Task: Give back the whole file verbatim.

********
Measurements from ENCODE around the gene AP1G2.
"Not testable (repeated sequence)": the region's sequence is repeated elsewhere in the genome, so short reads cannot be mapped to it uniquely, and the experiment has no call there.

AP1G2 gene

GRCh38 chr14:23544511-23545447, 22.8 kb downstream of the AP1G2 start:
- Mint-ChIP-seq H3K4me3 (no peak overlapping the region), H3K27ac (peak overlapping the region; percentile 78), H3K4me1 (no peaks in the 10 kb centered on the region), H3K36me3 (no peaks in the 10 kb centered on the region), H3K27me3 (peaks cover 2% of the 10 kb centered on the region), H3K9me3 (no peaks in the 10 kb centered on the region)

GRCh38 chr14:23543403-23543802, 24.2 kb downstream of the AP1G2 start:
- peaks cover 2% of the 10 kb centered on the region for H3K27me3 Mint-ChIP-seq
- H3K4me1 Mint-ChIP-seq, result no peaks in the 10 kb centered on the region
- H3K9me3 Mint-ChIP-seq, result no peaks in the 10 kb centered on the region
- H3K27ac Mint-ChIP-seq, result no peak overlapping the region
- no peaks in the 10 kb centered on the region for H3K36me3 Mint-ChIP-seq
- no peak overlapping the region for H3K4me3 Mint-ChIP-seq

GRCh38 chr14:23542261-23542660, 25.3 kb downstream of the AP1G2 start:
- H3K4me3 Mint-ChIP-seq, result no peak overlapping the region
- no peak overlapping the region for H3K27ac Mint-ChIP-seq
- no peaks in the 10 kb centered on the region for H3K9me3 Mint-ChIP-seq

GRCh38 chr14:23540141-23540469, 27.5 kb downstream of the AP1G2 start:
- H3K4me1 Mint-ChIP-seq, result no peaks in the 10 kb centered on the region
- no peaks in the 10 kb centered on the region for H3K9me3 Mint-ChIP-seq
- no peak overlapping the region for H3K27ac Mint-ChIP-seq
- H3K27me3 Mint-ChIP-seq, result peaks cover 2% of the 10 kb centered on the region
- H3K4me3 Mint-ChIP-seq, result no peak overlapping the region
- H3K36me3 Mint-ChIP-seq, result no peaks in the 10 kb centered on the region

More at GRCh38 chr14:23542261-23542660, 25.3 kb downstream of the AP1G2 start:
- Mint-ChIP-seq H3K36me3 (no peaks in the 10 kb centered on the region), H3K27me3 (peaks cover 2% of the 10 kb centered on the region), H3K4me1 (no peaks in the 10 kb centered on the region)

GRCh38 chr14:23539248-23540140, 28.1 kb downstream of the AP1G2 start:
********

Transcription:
Measurements from ENCODE around the gene AP1G2.
"Not testable (repeated sequence)": the region's sequence is repeated elsewhere in the genome, so short reads cannot be mapped to it uniquely, and the experiment has no call there.

AP1G2 gene

GRCh38 chr14:23544511-23545447, 22.8 kb downstream of the AP1G2 start:
- Mint-ChIP-seq H3K4me3 (no peak overlapping the region), H3K27ac (peak overlapping the region; percentile 78), H3K4me1 (no peaks in the 10 kb centered on the region), H3K36me3 (no peaks in the 10 kb centered on the region), H3K27me3 (peaks cover 2% of the 10 kb centered on the region), H3K9me3 (no peaks in the 10 kb centered on the region)

GRCh38 chr14:23543403-23543802, 24.2 kb downstream of the AP1G2 start:
- peaks cover 2% of the 10 kb centered on the region for H3K27me3 Mint-ChIP-seq
- H3K4me1 Mint-ChIP-seq, result no peaks in the 10 kb centered on the region
- H3K9me3 Mint-ChIP-seq, result no peaks in the 10 kb centered on the region
- H3K27ac Mint-ChIP-seq, result no peak overlapping the region
- no peaks in the 10 kb centered on the region for H3K36me3 Mint-ChIP-seq
- no peak overlapping the region for H3K4me3 Mint-ChIP-seq

GRCh38 chr14:23542261-23542660, 25.3 kb downstream of the AP1G2 start:
- H3K4me3 Mint-ChIP-seq, result no peak overlapping the region
- no peak overlapping the region for H3K27ac Mint-ChIP-seq
- no peaks in the 10 kb centered on the region for H3K9me3 Mint-ChIP-seq

GRCh38 chr14:23540141-23540469, 27.5 kb downstream of the AP1G2 start:
- H3K4me1 Mint-ChIP-seq, result no peaks in the 10 kb centered on the region
- no peaks in the 10 kb centered on the region for H3K9me3 Mint-ChIP-seq
- no peak overlapping the region for H3K27ac Mint-ChIP-seq
- H3K27me3 Mint-ChIP-seq, result peaks cover 2% of the 10 kb centered on the region
- H3K4me3 Mint-ChIP-seq, result no peak overlapping the region
- H3K36me3 Mint-ChIP-seq, result no peaks in the 10 kb centered on the region

More at GRCh38 chr14:23542261-23542660, 25.3 kb downstream of the AP1G2 start:
- Mint-ChIP-seq H3K36me3 (no peaks in the 10 kb centered on the region), H3K27me3 (peaks cover 2% of the 10 kb centered on the region), H3K4me1 (no peaks in the 10 kb centered on the region)

GRCh38 chr14:23539248-23540140, 28.1 kb downstream of the AP1G2 start: